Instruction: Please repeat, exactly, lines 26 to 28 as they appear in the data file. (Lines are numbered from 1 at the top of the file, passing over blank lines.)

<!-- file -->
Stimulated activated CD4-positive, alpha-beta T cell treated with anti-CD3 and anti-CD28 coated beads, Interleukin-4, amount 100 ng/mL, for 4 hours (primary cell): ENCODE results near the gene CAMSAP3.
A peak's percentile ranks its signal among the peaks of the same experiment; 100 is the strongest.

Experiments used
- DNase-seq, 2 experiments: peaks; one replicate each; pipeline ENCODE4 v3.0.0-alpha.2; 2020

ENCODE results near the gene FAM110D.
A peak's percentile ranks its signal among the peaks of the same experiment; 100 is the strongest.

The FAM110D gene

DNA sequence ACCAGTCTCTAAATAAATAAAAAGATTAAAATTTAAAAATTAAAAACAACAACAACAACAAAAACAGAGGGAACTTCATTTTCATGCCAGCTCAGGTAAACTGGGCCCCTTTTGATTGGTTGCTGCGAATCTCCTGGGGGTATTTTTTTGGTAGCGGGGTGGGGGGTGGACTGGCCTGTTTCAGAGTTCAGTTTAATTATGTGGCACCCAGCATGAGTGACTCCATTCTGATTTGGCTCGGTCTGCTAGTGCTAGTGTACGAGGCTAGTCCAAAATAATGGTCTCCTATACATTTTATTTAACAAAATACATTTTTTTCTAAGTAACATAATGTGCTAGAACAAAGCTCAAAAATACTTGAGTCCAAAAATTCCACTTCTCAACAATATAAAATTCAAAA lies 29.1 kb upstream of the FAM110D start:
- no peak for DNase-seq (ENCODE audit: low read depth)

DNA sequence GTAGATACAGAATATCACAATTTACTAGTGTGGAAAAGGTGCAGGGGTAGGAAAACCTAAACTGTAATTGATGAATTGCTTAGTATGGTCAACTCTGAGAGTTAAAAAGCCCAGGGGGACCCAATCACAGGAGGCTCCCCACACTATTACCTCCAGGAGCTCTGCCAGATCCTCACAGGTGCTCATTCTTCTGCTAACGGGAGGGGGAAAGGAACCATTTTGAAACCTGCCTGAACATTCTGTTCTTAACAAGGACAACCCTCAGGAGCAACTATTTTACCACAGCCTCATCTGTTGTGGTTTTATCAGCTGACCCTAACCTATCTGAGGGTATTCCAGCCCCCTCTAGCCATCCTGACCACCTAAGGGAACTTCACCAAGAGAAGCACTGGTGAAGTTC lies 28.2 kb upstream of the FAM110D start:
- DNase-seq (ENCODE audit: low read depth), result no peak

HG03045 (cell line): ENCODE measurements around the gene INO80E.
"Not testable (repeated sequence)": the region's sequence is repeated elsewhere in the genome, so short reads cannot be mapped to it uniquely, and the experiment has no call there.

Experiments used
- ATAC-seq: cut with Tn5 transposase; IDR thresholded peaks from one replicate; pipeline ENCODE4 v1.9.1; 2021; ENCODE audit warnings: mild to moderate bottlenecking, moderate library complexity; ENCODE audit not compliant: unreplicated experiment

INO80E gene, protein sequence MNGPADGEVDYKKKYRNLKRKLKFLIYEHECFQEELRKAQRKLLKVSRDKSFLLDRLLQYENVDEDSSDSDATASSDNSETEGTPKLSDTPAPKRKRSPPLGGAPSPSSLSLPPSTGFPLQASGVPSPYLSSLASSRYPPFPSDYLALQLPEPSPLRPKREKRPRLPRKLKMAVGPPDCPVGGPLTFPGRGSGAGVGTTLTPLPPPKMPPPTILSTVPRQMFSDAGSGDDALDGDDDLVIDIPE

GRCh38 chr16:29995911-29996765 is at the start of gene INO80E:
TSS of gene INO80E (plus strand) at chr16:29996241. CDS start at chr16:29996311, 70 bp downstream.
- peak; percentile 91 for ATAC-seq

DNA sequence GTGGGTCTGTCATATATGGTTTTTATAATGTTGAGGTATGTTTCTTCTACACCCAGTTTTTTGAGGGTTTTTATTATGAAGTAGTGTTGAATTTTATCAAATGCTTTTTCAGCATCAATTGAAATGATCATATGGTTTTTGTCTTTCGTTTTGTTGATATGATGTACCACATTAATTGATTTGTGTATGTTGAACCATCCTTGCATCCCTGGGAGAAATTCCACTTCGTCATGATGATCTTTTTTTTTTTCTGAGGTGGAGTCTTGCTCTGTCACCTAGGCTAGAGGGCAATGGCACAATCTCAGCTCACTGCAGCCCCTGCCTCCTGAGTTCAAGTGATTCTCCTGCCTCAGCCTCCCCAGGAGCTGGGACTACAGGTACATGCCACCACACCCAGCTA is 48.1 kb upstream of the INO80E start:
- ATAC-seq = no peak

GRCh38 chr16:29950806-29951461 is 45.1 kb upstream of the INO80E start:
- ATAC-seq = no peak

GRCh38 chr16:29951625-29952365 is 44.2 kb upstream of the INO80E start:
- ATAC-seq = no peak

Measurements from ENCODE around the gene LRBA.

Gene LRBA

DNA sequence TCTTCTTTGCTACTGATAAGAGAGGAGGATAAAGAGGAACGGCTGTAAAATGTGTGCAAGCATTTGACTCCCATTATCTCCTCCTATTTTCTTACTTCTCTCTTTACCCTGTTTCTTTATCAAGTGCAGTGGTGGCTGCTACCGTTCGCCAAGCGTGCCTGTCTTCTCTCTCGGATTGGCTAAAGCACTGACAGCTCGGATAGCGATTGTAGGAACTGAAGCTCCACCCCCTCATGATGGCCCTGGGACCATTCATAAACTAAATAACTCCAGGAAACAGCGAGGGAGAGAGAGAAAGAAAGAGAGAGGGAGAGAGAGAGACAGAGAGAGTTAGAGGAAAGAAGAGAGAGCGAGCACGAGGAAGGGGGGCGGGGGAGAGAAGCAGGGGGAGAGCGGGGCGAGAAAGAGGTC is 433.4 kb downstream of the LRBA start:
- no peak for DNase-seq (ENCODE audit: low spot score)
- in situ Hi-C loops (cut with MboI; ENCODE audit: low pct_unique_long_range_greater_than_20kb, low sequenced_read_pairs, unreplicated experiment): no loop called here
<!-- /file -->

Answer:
Measurements from ENCODE around the gene LRBA.

Gene LRBA

DNA sequence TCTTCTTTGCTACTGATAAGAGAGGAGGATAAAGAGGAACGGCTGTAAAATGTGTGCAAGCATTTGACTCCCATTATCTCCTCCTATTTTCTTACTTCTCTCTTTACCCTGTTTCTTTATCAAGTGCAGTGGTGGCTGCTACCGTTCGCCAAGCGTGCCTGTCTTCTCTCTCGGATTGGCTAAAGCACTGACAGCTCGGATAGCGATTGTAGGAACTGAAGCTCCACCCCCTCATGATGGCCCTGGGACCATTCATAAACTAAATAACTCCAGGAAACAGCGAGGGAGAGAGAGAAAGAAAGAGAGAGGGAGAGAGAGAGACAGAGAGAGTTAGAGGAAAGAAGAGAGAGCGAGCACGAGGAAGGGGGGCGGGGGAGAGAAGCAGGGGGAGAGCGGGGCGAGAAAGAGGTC is 433.4 kb downstream of the LRBA start: